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Choosing between power and simplicity isn't an either-or proposition. The latest versions of iPhoto and Aperture now share a common photo library format, which means you can store all your photos in one central library, and then switch between the two apps as needed: use iPhoto for its simplicity and great sharing options, and Aperture for its powerful organization, image editing, and publishing features.
In this course, photographer, author, and teacher Derrick Story shows key strategies for employing both iPhoto and Aperture in a digital photography workflow. The course begins with a look at the unified photo library format and managing your library with both applications.
Next, the course examines the professional-level image editing features in Aperture and details strategies for sharing photos through slideshows and print projects, guiding you to the best application for the job at hand. It concludes with lessons on exporting photos using Aperture, managing an iCloud Photo Stream, and backing up your library.
Taking a look at Aperture's Export capabilities, I tell you it's pretty exciting stuff here if you're into exporting your images that you have a lot of neat options. Now, as before I can hold down the Command key and select the number of images or I can export just one by clicking on it. You have that choice but I can right click on the image and bring up the contextual menu that allows me to choose between Version, Original or Straight Metadata.
I'm going to choose Version because most of the time that's what we want to do. We want a version of our image to come out of there, usually a JPEG. This looks like a simple dialog box here, but it actually has a lot of good stuff in here. On the Preset and Aperture uses presets, but they're more sophisticated than the presets that we see in iPhoto. You click on this and right away you see you have a nice menu of options, some different JPEGs and TIFFs, PNGs, Photoshop files and so forth.
A lot of times what you need will be here. For instance, if you need something that's 640 on the longest side, you just pick this and you're ready to go. However, you probably will have a few specialty exports you want to do and if that's the case, you just go down to Edit and it brings up this wonderful dialog box here where you can create your own export and set all these parameters. This is something that I go into great detail in Aperture Essential Training.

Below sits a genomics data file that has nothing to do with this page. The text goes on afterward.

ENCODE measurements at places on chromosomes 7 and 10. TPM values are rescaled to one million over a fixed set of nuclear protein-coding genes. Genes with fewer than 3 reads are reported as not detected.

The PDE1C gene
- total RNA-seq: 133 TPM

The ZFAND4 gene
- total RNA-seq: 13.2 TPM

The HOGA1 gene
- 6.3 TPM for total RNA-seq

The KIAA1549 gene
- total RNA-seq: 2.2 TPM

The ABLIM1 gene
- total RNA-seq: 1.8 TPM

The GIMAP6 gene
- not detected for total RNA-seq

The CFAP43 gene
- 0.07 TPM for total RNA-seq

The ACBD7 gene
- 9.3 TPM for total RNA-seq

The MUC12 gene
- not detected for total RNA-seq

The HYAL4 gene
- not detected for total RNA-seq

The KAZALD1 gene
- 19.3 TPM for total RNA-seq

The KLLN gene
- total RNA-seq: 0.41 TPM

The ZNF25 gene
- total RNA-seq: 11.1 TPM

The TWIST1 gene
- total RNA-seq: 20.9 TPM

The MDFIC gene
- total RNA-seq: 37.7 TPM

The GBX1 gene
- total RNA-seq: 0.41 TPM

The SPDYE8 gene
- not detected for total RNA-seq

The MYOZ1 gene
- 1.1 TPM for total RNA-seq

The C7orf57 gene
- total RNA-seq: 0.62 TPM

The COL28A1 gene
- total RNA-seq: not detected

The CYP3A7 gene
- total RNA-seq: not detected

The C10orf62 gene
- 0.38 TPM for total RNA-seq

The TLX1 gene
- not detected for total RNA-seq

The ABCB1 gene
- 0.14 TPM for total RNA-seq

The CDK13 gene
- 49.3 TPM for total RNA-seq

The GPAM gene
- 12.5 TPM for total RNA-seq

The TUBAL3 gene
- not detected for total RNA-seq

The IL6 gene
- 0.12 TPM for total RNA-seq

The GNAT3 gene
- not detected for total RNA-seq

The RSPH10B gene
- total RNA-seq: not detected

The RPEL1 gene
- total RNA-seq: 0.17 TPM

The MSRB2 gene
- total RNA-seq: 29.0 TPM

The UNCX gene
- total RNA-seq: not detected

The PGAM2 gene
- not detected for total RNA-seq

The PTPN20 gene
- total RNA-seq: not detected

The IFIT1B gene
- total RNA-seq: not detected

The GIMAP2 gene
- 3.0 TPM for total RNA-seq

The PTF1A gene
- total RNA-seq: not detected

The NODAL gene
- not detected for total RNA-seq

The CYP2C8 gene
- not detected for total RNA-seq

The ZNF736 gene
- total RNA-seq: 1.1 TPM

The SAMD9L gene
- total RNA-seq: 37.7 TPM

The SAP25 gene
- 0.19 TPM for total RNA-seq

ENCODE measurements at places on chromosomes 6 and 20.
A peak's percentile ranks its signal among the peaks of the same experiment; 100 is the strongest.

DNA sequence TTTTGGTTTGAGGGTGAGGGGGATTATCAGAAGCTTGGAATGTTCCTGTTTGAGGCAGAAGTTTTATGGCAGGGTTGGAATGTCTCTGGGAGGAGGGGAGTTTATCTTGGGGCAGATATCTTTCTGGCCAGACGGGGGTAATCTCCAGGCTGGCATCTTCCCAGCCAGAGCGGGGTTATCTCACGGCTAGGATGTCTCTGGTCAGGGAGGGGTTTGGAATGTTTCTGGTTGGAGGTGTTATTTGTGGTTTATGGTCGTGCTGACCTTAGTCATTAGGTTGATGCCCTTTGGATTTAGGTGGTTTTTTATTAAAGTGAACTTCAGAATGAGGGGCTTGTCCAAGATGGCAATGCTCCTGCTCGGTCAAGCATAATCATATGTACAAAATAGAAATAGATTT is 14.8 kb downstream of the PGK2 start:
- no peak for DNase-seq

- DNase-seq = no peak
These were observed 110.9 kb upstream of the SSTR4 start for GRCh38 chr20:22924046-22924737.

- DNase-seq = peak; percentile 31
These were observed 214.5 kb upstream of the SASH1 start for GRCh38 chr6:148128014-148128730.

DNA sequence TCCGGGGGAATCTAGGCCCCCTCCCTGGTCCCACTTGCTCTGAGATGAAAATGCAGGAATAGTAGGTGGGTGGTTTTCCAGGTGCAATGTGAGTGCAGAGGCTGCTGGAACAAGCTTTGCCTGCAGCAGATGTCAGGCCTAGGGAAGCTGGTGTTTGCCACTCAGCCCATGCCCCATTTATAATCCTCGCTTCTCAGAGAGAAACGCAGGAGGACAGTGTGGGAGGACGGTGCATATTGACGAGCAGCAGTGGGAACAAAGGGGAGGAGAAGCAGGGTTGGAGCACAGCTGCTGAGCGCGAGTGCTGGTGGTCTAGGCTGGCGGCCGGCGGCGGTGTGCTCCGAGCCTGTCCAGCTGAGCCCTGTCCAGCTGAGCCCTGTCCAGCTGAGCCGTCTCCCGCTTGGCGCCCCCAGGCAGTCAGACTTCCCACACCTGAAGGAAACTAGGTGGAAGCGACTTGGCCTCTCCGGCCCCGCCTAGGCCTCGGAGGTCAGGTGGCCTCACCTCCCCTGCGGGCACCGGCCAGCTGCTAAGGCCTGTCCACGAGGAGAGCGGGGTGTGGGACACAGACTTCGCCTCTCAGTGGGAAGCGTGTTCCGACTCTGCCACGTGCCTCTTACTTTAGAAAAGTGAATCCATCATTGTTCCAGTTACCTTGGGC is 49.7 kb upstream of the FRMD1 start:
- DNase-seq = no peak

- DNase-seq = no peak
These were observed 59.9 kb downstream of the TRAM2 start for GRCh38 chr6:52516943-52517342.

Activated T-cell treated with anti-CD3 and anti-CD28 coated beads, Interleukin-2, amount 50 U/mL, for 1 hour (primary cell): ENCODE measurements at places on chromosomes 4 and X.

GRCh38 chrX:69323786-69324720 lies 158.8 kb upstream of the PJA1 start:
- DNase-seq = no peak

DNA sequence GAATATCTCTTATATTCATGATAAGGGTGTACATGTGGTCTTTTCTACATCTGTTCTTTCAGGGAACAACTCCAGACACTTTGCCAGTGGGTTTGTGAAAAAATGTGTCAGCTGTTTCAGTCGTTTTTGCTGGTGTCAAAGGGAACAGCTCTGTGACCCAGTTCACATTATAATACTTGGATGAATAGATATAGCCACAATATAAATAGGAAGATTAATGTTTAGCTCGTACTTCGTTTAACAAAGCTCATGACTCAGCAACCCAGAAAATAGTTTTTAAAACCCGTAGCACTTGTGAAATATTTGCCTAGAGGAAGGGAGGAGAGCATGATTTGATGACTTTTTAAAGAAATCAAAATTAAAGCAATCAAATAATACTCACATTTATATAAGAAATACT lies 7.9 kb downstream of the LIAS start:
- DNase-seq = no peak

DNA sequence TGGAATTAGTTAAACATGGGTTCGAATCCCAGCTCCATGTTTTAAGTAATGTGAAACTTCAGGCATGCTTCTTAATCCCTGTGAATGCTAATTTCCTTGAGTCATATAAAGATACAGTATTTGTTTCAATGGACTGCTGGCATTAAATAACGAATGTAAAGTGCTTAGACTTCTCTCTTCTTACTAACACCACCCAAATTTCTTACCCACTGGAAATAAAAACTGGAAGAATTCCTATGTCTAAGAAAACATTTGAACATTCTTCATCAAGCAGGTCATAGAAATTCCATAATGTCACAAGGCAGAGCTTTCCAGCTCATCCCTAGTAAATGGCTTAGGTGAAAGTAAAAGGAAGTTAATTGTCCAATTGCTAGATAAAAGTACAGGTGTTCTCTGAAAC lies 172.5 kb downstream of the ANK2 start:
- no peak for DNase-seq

If you want to learn more about it, go check out the Export Movies there because there is some really good stuff. So, you make your decision and then you just click OK and whatever you create then will show up right here in the Preset pop up menu and it will retain that preset too. So, if you create something new, you'll have it forever and ever. You can also choose a Subfolder. You have some more format options for your Subfolder and you also can create your own templates for that, so that's pretty nice, I won't use any right now and then you can rename your images on export.
Again, they give you a good handful of options, but you can create your own naming templates, very versatile as you can see, you have lots of options. Once you get everything set up the way that you want, you just click Export Versions and Aperture will apply all of the settings that you've called out and create the files for you and put them exactly where you instruct the Aperture to do that. Now, the thing here is if you do have specific exporting needs, you might want to open your iPhoto Library in Aperture and do your exporting here just because you have more control over the process; something to think about anyway.
Again, if you want to learn more about all of this, go to Aperture Essential Training.
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